• What are the basic building blocks of emotional life?
  • Why is it that people quickly and effortlessly perceive anger, sadness, fear in themselves and others, yet scientists have been unable to specify a set of clear criteria for empirically identifying these emotional events?
  • What roles do language and conceptual knowledge play in emotion perception?
  • Are there really differences between the emotional lives of men and women?

Theory of constructed emotion

During her graduate training, Barrett developed the initial insights for her current theory of constructed emotion.

She highlights differences in emotions between different cultures, and says that emotions "are not triggered; you create them. They emerge as a combination of the physical properties of your body, a flexible brain that wires itself to whatever environment it develops in, and your culture and upbringing, which provide that environment."[5][6]

Honors and awards

Selected publications


  • How Emotions are Made: The Secret Life of the Brain. Houghton Mifflin Harcourt, 2017. ISBN 0544133315.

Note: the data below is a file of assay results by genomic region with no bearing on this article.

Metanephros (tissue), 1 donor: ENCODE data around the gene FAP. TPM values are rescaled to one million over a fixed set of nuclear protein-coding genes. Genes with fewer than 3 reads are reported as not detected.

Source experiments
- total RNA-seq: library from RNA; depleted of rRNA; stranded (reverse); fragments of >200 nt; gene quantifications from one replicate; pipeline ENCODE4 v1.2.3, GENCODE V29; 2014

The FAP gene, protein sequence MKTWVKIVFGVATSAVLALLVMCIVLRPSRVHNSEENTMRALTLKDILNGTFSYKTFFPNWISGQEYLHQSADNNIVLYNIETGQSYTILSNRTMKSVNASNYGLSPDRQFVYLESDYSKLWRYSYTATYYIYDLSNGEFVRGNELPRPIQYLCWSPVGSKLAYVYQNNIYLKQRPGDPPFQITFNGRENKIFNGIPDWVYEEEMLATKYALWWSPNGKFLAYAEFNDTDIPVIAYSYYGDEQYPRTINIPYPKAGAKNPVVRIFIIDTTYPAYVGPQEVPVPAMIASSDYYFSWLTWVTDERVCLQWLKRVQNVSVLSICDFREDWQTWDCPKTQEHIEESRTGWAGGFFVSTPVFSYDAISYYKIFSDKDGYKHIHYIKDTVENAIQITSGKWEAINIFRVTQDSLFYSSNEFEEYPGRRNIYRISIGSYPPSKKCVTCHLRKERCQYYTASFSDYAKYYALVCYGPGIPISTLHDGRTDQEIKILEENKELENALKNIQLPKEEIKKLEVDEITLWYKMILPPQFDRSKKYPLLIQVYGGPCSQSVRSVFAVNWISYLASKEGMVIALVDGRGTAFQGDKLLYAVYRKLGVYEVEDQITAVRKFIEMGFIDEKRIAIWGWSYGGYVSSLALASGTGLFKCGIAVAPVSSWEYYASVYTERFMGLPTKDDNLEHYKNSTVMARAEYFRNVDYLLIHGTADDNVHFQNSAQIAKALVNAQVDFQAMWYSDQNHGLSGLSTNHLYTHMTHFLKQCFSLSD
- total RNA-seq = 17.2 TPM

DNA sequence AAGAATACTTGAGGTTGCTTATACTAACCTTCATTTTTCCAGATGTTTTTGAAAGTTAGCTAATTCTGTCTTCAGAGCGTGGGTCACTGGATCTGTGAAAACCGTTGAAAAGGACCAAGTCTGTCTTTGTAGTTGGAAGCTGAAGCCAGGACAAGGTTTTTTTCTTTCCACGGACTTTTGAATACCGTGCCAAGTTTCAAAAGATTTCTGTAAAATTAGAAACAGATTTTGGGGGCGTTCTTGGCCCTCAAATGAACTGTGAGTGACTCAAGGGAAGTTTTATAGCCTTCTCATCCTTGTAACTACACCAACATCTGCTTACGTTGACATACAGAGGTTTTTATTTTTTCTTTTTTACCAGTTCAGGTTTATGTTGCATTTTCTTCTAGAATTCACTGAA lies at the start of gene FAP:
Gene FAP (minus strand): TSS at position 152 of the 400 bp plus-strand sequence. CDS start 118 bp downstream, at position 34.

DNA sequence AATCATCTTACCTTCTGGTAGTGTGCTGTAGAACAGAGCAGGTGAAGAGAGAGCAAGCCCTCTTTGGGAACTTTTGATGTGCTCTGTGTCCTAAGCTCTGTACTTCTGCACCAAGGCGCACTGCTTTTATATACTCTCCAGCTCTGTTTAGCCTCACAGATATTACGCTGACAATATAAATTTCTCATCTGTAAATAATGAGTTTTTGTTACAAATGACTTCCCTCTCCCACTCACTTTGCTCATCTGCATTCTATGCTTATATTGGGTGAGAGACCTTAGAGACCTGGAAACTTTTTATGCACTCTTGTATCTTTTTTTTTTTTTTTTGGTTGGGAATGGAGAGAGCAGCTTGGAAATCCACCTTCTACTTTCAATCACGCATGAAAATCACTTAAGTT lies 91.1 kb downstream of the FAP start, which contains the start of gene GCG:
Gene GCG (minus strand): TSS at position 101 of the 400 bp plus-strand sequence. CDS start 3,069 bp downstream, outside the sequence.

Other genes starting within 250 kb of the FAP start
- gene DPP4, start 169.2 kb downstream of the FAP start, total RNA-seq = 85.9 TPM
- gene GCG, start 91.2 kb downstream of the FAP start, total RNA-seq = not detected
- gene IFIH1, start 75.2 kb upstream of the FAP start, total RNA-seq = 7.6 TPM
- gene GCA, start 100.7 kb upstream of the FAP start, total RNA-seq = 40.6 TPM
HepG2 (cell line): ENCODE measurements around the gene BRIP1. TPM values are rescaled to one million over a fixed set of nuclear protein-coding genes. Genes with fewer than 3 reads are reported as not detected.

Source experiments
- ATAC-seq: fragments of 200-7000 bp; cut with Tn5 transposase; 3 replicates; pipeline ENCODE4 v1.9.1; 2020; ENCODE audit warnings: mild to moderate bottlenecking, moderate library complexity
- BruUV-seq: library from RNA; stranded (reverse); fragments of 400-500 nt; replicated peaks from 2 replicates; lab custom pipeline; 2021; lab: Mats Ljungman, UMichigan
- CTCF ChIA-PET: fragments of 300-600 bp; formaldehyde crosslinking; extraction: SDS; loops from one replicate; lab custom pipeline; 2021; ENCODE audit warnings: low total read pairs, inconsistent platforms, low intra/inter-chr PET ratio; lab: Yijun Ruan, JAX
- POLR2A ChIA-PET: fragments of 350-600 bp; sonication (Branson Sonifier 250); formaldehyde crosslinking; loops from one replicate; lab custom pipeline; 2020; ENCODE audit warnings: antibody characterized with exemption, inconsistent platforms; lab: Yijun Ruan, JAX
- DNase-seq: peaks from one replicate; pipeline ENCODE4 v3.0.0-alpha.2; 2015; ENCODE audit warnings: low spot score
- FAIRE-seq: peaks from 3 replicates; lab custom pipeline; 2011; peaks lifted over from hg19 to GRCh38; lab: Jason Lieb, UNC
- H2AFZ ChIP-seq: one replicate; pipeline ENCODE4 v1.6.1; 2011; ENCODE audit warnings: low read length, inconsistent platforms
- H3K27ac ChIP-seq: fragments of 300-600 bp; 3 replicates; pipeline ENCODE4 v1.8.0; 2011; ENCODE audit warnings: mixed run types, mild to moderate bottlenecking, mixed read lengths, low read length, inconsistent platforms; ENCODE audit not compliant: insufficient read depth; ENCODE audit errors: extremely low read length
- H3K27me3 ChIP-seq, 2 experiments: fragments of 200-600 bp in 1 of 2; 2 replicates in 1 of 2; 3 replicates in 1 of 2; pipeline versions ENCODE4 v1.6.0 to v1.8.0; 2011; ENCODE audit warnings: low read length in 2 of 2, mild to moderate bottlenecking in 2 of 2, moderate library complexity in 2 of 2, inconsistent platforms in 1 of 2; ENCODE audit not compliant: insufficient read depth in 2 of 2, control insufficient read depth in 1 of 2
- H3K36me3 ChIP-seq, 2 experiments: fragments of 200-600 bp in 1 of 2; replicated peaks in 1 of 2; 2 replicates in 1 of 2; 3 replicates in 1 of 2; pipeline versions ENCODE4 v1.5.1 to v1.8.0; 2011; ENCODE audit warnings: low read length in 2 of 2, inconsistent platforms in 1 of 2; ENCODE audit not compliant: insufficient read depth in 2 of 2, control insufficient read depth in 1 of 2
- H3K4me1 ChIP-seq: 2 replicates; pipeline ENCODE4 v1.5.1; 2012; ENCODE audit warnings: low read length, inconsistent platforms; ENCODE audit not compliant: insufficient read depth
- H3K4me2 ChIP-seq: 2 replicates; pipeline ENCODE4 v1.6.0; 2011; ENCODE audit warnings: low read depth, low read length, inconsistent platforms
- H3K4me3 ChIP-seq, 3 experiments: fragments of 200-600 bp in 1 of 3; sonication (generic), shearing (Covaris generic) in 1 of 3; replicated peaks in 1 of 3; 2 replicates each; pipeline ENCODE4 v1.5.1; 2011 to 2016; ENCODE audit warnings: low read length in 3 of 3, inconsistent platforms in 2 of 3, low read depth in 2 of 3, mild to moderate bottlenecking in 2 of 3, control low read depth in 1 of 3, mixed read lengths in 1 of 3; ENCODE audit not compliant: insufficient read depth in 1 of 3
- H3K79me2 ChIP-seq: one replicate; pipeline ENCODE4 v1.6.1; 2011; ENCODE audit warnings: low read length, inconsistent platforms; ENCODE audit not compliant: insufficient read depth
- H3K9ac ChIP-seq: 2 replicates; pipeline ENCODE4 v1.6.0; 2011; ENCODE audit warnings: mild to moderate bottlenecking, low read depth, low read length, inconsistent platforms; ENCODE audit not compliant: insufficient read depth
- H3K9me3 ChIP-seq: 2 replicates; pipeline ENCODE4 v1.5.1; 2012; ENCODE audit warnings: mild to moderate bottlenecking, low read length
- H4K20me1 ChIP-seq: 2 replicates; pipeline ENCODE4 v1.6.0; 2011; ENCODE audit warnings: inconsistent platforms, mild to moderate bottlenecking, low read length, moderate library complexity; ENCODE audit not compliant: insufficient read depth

Selected academic papers

  • Barrett, L. F., Adolphs, R., Martinez, A., Marsella, S., & Pollak, S. (2019). Emotional expressions reconsidered: Challenges to inferring emotion in human facial movements. Psychological Science in the Public Interest, 20, 1–68.
  • Barrett, L. F. (2017). The theory of constructed emotion: An active inference account of interoception and categorization. Social Cognitive and Affective Neuroscience, doi: 10.1093/scan/nsw154.
  • Barrett, L. F., & Bar, M. (2009). See it with feeling: Affective predictions in the human brain. Royal Society Phil Trans B, 364, 1325–1334.
  • Barrett, L. F., & Bliss-Moreau, E. (2009). Affect as a psychological primitive. Advances in Experimental Social Psychology, 41, 167–218.
  • Barrett, L. F., Lindquist, K., Bliss-Moreau, E., Duncan, S., Gendron, M., Mize, J., & Brennan, L. (2007). Of mice and men: Natural kinds of emotion in the mammalian brain? Perspectives on Psychological Science, 2, 297–312